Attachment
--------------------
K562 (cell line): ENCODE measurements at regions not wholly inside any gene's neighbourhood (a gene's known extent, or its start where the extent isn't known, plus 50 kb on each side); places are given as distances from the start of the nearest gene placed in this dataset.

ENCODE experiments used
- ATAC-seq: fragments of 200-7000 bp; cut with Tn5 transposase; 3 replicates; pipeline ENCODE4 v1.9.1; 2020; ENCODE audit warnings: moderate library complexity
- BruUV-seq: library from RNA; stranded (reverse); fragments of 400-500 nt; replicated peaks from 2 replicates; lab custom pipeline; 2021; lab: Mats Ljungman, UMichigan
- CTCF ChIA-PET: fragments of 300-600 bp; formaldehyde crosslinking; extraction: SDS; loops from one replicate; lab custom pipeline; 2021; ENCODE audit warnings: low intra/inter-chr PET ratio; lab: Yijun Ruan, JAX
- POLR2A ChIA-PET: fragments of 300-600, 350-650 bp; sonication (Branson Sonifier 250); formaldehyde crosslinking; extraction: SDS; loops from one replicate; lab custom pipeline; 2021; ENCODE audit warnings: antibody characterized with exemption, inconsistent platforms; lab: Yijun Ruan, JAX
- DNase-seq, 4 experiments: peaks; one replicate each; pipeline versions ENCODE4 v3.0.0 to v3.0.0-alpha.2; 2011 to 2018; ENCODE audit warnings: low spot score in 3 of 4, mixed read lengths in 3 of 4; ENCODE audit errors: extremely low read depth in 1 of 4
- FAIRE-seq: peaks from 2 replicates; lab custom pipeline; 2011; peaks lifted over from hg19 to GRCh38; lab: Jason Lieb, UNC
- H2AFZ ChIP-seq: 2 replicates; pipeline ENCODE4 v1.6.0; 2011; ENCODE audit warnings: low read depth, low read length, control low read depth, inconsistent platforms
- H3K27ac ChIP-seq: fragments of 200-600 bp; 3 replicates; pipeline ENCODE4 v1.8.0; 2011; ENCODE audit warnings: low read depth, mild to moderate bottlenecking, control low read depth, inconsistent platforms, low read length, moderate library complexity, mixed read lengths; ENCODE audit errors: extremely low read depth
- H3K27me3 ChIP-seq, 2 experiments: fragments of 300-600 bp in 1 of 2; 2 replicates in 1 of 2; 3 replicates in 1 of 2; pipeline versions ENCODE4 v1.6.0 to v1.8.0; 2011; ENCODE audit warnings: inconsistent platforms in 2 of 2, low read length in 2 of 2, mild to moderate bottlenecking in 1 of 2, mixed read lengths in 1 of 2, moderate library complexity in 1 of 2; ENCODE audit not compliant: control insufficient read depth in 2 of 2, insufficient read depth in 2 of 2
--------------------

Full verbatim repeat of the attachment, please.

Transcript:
K562 (cell line): ENCODE measurements at regions not wholly inside any gene's neighbourhood (a gene's known extent, or its start where the extent isn't known, plus 50 kb on each side); places are given as distances from the start of the nearest gene placed in this dataset.

ENCODE experiments used
- ATAC-seq: fragments of 200-7000 bp; cut with Tn5 transposase; 3 replicates; pipeline ENCODE4 v1.9.1; 2020; ENCODE audit warnings: moderate library complexity
- BruUV-seq: library from RNA; stranded (reverse); fragments of 400-500 nt; replicated peaks from 2 replicates; lab custom pipeline; 2021; lab: Mats Ljungman, UMichigan
- CTCF ChIA-PET: fragments of 300-600 bp; formaldehyde crosslinking; extraction: SDS; loops from one replicate; lab custom pipeline; 2021; ENCODE audit warnings: low intra/inter-chr PET ratio; lab: Yijun Ruan, JAX
- POLR2A ChIA-PET: fragments of 300-600, 350-650 bp; sonication (Branson Sonifier 250); formaldehyde crosslinking; extraction: SDS; loops from one replicate; lab custom pipeline; 2021; ENCODE audit warnings: antibody characterized with exemption, inconsistent platforms; lab: Yijun Ruan, JAX
- DNase-seq, 4 experiments: peaks; one replicate each; pipeline versions ENCODE4 v3.0.0 to v3.0.0-alpha.2; 2011 to 2018; ENCODE audit warnings: low spot score in 3 of 4, mixed read lengths in 3 of 4; ENCODE audit errors: extremely low read depth in 1 of 4
- FAIRE-seq: peaks from 2 replicates; lab custom pipeline; 2011; peaks lifted over from hg19 to GRCh38; lab: Jason Lieb, UNC
- H2AFZ ChIP-seq: 2 replicates; pipeline ENCODE4 v1.6.0; 2011; ENCODE audit warnings: low read depth, low read length, control low read depth, inconsistent platforms
- H3K27ac ChIP-seq: fragments of 200-600 bp; 3 replicates; pipeline ENCODE4 v1.8.0; 2011; ENCODE audit warnings: low read depth, mild to moderate bottlenecking, control low read depth, inconsistent platforms, low read length, moderate library complexity, mixed read lengths; ENCODE audit errors: extremely low read depth
- H3K27me3 ChIP-seq, 2 experiments: fragments of 300-600 bp in 1 of 2; 2 replicates in 1 of 2; 3 replicates in 1 of 2; pipeline versions ENCODE4 v1.6.0 to v1.8.0; 2011; ENCODE audit warnings: inconsistent platforms in 2 of 2, low read length in 2 of 2, mild to moderate bottlenecking in 1 of 2, mixed read lengths in 1 of 2, moderate library complexity in 1 of 2; ENCODE audit not compliant: control insufficient read depth in 2 of 2, insufficient read depth in 2 of 2